Herald looked down at the map even though he didn’t want to, frightened by what it aroused in him, immersion in chaos, random migration, the flight of refugees across that torn-up landscape, one place as unidentifiable, as bombed out and cratered and burnt up, as all the rest. But the blank space was a relief, like some ocean, a play of waves that went beyond the horizon, with nothing to break the blissful monotony. The old man was as calm and relaxed as if he was captain of the ship, glancing west, muttering about what they’d find in America, promises of life, stories of cowboys and Indians, mountains of money, where a man could be born in a tenement and die in a mansion, where there was surely the means—through the US Army, the Red Cross, the United Nations—to locate his parents. “And if not,“ Sándor said, “then I’ll look after you.” He pointed back at the map, where another detailed lot had appeared, poking into the ocean. “We’ve arrived.”
It was a congested little drawing, cramped with design, and Herald was trying to sort it out when Rolf and two other guards stepped in—badges, guns, uniforms—and the edges of the map piled against the door spilled into the hallway.
“We’ve got a problem here,“ they said, staring dumbstruck at the artwork across the floor as if it were crawling around, moving up the walls, threatening to smother them. “Barney figures it’s time we separated you two,” said Rolf, looking at Herald, then back at Sándor, who seemed to have lost himself in some private sadness, his face downcast, lost in shadow, trying to summon up a language equivalent to his feeling.
“I told Barney it was okay,” said Herald. “I don’t need help. Please,“ he said, his voice like a child’s. “I’m close . . . to him. Don’t separate us now.”
“You’re a screw up Herald,” said Rolf. The other two guards were still staring at the map. “You’re no border guard. All you end up doing is letting illegals through. If not for Barney you’d have been fired ages ago.”
“Fuck you,” said Herald, and with that Rolf laughed, grabbed Sándor by the arms, and hauled him out of the room while the other two guards barred Herald from following.
“Wait for me, Sándor,” Herald yelled. “I’ll come find you.” But the old man’s head was jerking back, looking from Herald to the map and back again, as if they were the customs agent’s consolation prize.
“What the fuck are you doing, Barney? I had him. He was about to tell me everything.”
Barney looked down at the forms Herald’s entrance had scattered from his desk. “You weren’t getting anywhere, Herald,” he said. “The old man was just telling you about his art project.” Barney gestured without looking at one of the monitors hanging from the ceiling, and Herald turned to watch as Rolf sat the old man by another desk in another interrogation room and said, “Forget about Herald. You’re going to have to deal with us now.” He nodded in the direction of the two other guards, off camera.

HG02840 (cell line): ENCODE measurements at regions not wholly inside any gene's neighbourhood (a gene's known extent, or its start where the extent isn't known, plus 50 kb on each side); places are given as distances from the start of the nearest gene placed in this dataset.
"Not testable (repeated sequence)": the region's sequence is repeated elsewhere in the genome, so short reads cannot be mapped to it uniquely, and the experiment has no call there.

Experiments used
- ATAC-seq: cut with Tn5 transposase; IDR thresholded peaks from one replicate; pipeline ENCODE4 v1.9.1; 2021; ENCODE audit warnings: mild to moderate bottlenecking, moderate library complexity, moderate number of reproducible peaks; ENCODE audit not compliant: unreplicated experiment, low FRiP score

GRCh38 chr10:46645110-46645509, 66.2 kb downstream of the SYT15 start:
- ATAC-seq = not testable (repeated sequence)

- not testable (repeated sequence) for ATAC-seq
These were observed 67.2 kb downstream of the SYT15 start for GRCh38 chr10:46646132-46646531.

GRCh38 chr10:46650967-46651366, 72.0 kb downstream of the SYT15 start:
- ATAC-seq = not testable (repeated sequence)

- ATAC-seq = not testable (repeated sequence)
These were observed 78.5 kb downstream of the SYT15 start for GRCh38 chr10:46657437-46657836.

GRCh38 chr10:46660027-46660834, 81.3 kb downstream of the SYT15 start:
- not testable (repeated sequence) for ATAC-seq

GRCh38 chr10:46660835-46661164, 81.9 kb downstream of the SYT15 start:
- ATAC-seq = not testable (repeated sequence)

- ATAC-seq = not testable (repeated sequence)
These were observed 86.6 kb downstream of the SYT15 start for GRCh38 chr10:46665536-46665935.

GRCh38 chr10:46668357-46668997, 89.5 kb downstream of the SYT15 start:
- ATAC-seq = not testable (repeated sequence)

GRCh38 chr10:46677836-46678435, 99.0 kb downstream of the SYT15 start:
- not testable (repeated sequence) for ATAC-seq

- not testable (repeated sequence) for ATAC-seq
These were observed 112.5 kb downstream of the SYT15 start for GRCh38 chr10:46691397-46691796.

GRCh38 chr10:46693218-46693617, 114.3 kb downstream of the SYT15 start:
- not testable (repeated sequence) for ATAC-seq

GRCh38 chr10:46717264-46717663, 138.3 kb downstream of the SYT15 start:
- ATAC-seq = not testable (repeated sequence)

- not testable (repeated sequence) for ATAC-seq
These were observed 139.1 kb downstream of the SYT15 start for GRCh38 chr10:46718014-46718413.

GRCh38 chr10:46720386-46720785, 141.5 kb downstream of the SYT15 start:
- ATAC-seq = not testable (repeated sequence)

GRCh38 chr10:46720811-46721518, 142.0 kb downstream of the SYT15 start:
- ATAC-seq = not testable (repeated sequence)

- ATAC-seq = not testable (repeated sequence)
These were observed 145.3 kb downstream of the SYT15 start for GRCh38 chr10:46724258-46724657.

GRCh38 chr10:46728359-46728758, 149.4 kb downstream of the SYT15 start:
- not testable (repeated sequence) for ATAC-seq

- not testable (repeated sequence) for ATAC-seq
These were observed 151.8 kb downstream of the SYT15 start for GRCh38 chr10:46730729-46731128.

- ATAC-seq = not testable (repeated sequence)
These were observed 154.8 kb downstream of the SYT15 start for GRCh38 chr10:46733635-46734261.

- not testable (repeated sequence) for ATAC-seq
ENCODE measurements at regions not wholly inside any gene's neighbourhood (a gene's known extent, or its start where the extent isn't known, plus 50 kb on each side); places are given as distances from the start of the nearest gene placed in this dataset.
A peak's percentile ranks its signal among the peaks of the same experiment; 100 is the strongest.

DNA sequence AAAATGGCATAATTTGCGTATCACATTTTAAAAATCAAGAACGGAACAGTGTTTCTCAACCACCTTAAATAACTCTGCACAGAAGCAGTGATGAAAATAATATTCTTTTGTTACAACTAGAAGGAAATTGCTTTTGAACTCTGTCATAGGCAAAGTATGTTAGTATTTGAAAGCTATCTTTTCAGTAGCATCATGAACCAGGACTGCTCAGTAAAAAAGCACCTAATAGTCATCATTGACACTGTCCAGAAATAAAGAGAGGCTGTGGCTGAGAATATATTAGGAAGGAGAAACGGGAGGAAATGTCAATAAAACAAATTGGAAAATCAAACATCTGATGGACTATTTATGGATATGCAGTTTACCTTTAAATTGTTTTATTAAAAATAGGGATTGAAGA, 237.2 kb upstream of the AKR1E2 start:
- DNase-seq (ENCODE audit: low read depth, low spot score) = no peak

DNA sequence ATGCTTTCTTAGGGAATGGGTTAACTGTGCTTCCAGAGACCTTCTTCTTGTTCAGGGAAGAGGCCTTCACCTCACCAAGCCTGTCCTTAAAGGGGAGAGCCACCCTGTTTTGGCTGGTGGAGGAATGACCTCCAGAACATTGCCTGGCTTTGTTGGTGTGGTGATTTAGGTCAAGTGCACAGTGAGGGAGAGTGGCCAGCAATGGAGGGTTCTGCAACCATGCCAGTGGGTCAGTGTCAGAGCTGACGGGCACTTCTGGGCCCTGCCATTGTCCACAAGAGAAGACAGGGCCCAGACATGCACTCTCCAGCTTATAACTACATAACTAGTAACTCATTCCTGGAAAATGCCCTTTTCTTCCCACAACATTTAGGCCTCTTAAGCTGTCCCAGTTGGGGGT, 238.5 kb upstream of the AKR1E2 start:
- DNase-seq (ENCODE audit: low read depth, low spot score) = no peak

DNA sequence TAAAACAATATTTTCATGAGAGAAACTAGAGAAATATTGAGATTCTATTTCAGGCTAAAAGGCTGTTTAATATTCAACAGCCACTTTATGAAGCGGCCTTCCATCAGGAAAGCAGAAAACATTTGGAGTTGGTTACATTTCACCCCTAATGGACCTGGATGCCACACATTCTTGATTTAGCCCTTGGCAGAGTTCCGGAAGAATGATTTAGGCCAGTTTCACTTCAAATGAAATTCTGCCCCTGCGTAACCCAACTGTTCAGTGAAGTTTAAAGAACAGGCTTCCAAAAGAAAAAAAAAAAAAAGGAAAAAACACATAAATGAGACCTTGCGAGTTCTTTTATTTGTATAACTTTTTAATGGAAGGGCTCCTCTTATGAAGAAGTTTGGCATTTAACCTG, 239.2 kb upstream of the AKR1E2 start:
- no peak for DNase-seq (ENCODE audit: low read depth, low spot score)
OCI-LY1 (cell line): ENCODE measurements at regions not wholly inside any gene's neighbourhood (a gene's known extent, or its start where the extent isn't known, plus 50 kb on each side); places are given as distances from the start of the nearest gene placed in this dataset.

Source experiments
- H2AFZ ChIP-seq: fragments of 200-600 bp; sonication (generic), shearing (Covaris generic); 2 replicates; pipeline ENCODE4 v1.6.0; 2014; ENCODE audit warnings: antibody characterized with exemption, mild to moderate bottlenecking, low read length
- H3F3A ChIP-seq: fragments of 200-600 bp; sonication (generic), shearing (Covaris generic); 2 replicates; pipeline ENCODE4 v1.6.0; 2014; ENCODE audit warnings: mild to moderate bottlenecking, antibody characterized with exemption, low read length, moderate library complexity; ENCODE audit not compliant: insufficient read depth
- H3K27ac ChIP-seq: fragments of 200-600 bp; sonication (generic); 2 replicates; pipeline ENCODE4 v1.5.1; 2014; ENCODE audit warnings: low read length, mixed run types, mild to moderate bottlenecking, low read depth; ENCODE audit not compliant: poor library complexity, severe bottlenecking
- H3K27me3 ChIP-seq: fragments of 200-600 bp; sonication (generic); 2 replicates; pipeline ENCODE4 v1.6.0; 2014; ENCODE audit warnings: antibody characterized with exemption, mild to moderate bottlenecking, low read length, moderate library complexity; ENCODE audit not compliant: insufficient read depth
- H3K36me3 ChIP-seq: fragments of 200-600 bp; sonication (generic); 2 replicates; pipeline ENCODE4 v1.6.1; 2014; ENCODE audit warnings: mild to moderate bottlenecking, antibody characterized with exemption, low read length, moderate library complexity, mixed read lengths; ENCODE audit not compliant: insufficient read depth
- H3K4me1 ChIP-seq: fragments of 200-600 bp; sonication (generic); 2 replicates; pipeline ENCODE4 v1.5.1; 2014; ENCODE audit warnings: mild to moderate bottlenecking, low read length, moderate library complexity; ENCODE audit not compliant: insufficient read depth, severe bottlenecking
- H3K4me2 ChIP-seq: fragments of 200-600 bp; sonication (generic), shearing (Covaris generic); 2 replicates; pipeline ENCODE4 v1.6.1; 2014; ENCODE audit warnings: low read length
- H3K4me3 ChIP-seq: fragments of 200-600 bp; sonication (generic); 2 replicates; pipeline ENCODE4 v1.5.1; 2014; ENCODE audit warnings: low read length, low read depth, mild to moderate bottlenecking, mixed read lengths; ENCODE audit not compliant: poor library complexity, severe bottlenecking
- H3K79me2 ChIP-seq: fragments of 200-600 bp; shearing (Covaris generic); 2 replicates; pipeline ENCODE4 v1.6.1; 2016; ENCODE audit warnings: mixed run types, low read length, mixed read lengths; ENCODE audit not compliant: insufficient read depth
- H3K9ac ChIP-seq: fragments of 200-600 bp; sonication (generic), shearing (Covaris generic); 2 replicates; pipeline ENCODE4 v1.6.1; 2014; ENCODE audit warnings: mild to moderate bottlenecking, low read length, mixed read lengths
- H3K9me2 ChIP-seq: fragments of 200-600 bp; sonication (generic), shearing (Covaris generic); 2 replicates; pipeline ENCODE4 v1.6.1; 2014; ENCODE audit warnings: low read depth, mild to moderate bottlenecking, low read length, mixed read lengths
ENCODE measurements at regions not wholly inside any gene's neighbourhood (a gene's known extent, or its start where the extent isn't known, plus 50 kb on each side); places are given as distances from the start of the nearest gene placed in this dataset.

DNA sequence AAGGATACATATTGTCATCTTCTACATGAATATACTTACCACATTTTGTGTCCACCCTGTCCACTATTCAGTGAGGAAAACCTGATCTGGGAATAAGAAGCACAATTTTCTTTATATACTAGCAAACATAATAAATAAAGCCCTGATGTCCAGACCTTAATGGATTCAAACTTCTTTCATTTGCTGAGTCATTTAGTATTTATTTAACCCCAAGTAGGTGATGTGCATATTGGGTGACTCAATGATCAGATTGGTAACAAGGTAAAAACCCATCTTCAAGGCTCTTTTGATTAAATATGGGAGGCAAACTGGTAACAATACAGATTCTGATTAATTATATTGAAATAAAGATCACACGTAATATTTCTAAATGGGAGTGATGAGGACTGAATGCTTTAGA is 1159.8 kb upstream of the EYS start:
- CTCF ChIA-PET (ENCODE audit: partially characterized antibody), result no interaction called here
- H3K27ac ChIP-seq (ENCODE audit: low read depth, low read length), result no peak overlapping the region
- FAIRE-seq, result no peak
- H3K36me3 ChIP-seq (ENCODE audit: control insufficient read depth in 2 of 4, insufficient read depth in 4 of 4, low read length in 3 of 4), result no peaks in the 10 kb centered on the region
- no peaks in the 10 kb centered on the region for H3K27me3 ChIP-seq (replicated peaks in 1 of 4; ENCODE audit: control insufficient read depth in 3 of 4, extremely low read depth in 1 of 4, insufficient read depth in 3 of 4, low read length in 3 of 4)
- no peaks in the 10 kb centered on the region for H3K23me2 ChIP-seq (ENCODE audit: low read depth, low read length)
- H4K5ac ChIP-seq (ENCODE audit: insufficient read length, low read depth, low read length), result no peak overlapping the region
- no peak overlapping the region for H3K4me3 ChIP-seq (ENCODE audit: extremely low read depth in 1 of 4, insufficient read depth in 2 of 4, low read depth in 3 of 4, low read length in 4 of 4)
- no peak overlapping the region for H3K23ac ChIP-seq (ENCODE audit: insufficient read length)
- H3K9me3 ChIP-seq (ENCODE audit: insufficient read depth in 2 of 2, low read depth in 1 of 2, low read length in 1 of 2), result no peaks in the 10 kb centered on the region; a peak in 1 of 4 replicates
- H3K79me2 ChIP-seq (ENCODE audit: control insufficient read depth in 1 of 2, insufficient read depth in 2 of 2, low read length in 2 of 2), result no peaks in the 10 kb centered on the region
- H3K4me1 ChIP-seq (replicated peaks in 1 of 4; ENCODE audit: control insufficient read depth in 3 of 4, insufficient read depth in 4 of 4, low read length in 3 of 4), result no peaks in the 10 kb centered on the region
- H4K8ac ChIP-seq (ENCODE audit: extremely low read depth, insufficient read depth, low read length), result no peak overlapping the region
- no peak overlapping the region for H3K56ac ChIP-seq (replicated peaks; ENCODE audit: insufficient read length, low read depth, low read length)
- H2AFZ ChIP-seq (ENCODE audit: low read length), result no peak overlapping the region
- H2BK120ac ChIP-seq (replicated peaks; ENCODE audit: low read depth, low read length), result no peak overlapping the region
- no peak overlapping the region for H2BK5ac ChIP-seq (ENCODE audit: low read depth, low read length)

“He can find me,” the old man said. “There’s the map.”
“The map doesn’t belong to you anymore,” said Rolf. “It belongs to us.”
“No. There’s the map.” The old man pointed to something behind Rolf, who turned, then suddenly got out of his chair, the monitor screen fluttering, white, crosshatched with lines, curlicues, contours.
Herald turned back to Barney, who was still engrossed in his paperwork.
“Orphanages,” he said.
“What?” asked Barney, looking up.
“We need to look through orphanage records. I’ll bet you they’ve got something on this guy. Maybe even on the other old guy. The one he came over with.”
“What other old guy?” asked Barney. When Herald said nothing he snorted. “It would take ten years to get those kinds of records.”
“Ellis Island,” said Herald. “That’s where they arrived to, where they were separated.” He paced up and down the room. “I’ll bet you he was in an orphanage in the city. New York. It wouldn’t take that long to get the information. Not ten years.”
Barney stopped and put both hands on the desk. “I’ve been carrying you a long time, Herald,” he said.
Herald wasn’t listening. He imagined himself sitting quietly by a long table, trying to respond to what the men across from him were asking, even as one of them came around and smacked him on the back of the head with each question, then smacked him again, hard, his head nearly hitting the table as it snapped forward and slowly came back up, blinking away the tears he’d never, in all the years afterwards, ever manage to blink away. He reached for water when they offered it. He accepted a sandwich when they said it was okay. He went to bed at curfew, did his lessons diligently during the day, played all the games when they were let out into the yard. He asked to go the bathroom and said “Thank you“ when they said go ahead, perfecting the kind of passivity it takes years to drill into a child, preferably at an age when he’s too young and alone to know better. And then one day, years later, they just let him go, kicked out past the orphanage fence into the terrifying immensity of America with no direction at all, to look for the old man these people must have chased off, because there’s no way he would have willingly abandoned him—who was still out there somewhere along a trackless geography, without an address to pin him to, present and waiting in the same ruined places where they’d been happy once, in fields and roads and empty homes that were anywhere, to the other side of laws and guards, borders and checkpoints.
“He made the maps to find the old man.” Herald whispered. “And he did. He found him. His name is Sándor Eszterhazy.”
“Herald, you’re fired.” Barney was shouting now, standing at his desk, drowning out whatever Herald was saying. “We cannot let him go without a name. You understand me? A real name, from a real birth certificate, and a real social security number, and some real country of fucking origin. You know we can’t.”
“I’m not asking you to let him go,” Herald said, nodding in the direction of the monitor. “Look. You’ve already lost him.”
For more information about this piece, see this issue's legend.
Tamas Dobozy is a professor in the Department of English and Film Studies at Wilfrid Laurier University. He lives in Kitchener, Ontario, Canada. He has published three books of short fiction, When X Equals Marylou, Last Notes and Other Stories, and, most recently, Siege 13: Stories, which won the 2012 Rogers Writers Trust of Canada Fiction Prize, and was shortlisted for both the Governor General's Award: Fiction, and the 2013 Frank O'Connor International Short Story Award. He has published over fifty short stories in journals such as One Story, Fiction, Agni, and Granta, won an O. Henry Prize in 2011, and a Gold Medal for Fiction at the National Magazine Awards in 2014.
My home. 250 Louisa Street, Kitchener, ON. Canada.
I can't think of any place that has more treasure living in it.